"I would have to say that it was the rematch against Hasim Rahman. Rahman has to take that one.That was sweet. It was a situation where he beat me in five rounds in South Africa, and then, I came back around seven months later and stopped him in four rounds -- in splended fashion.

"The wickedest thing was that when he landed on the canvas, stretched out, it was with the emblem of the Don King crown right above his head. Don King told me, 'Man, you couldn't have knocked him out in a better place. You put him right underneath of the crown, with the Don King crown over his head.'" Sports Illustrated ran an overhead view of the KO beneath the caption "CROWNED."

Most surprising knockout -- Donovan Razor Ruddock, KO 2, Oct. 2, 1992

Ruddock entered the fight with a record of 26-2-1, with 19 knockouts. Ruddock had knocked out two, consecutive opponents, one of them -- former world champion, Greg Page -- in eight rounds. In addition, Ruddock had aquitted himself well during his only two losses by seventh-round knockout, and, 12th-round decision to a then, once-beaten, Mike Tyson in gruelling bouts.

Lewis entered the fight with a record of 21-0 that included 18 knockouts. But with the exception of a third-round knockout over a fading former Olympic gold medalist, Tyrell Biggs, was considered to be largely untested.

"Razor Ruddock was a real surprise. I really didn't expect to knock him out that quickly, but I was really focused on that fight, and I was in great shape," Lewis said. "That was the launching point of my career. I believe that I made Americans, collectively, say, 'What?' And I believe that Riddick Bowe said, 'I don't want none of that.'"

Most devastating loss -- Oliver McCall, TKO by 2, Sept. 24, 1994

"Both of the knockouts were bad. It's hard to seperate them," said Lewis, referring to his second and fifth round stoppages at the hands of McCall and Rahman, respectively.

McCall dethroned Lewis as WBC titlist.

"The first one, against McCall, that might have been my worst one," Lewis said. "I was walking straight into his right hand, so I got even more of a jolt."

Second most devastating loss -- Hasim Rahman, KO by 5, April 22, 2001

"The second one, against Rahman, that was bad because the way I landed -- hard onto my back -- I was fortunate to have had my hair tied into a bun," Lewis said.

Rahman dethroned Lewis as WBC, IBF and IBO champion.

"If I wouldn't have done that," Lewis said, " then it wouldn't have cushioned my head when it hit the ground."

Most bizzare ending to a fight -- Oliver McCall, TKO 5, Feb. 7, 1997

"That was really strange," Lewis said of his rematch with a fighter who mysteriously retired to a corner, refused to defend himself, and began sobbing, heavily, before the fight was waved to a halt. "Yes, that was bizzare. McCall, definitely."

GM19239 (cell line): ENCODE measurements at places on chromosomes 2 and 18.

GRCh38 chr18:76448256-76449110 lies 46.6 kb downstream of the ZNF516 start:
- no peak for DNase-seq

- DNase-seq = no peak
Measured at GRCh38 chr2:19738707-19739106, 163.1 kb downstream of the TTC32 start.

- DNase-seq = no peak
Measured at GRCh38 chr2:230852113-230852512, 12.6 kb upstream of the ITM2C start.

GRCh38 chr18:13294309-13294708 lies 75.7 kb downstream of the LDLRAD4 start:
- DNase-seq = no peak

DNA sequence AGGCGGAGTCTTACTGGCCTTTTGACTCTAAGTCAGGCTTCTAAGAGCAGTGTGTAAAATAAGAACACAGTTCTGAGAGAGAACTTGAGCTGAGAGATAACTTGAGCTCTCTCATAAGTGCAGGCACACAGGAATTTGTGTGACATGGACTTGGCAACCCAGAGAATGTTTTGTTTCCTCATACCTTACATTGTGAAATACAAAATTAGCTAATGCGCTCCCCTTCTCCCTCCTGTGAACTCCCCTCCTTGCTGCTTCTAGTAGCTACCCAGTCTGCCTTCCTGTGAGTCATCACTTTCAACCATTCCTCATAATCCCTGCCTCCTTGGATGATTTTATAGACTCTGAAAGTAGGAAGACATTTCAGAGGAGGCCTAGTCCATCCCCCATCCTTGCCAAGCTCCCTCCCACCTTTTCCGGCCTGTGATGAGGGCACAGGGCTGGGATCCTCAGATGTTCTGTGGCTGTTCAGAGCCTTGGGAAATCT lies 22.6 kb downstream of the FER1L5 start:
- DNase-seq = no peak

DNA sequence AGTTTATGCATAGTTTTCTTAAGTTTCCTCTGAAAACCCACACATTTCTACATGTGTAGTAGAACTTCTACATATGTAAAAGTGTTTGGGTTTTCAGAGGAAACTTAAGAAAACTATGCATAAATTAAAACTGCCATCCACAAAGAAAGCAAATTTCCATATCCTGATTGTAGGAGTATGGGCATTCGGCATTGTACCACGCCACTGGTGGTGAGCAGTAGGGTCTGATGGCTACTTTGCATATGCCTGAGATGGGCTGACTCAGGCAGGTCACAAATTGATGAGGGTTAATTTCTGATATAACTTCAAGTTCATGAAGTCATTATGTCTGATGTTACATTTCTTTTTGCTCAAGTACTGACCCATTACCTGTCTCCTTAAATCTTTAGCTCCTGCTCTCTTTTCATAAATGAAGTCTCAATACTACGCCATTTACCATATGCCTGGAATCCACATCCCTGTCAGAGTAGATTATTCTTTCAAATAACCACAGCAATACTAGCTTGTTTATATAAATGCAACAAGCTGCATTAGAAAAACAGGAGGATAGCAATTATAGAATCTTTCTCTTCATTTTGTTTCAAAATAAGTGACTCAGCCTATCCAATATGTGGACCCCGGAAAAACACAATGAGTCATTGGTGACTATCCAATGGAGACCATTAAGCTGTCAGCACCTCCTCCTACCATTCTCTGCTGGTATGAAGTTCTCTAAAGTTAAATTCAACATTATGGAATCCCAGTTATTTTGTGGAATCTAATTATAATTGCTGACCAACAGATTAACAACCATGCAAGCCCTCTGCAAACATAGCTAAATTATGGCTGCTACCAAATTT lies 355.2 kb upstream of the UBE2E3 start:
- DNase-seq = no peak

Second most bizzarre ending to a fight -- Henry Akinwande, W DQ 5, July 12, 1997

"That was Henry Akinwande," Lewis said of the 6-7, previously unbeaten fighter. After being warned repeatedly for clutching and holding, the London-born Akinwande was disqualified for excessive holding. "That was the night when he showed me how to waltz."

Best motivational and colorful speech by trainer Manny Steward -- Ray Mercer, MD 10, May 10, 1996

"It was during my fight with Ray Mercer. He said 'these [guys] are trying to rip us off, man, you've got to go out there and do it. You've got to give me these last few rounds.' I think that it was the ninth round or something like that." Lewis was awared the win, 96-94, 96-95, and, 95-95.

Second best motivational and colorful speech by Manny Steward -- Mike Tyson, KO 8, June 8, 2002

"Against Mike Tyson, Manny was telling me to 'stop [messing] around in there,'" said Lewis. "I was hitting Mike with everything that I had, but Manny didn't know that I had hurt my hand, and I didn't want to waste any of my time trying to tell him."

Worst promotional experience leading up to a fight -- Hasim Rahman II

"I would have to say that he disrecpted me a few times more than anyone," said Lewis, who got into a nationally-televised scuffle with Rahman in the ESPN studios, and at whom "The Rock" constantly zinged one-liners questioning the durability of the then-ex champ's chin, among other things.

"With Tyson, I got into it with him once," Lewis said. "The Rahman fight, we almost got into it twice."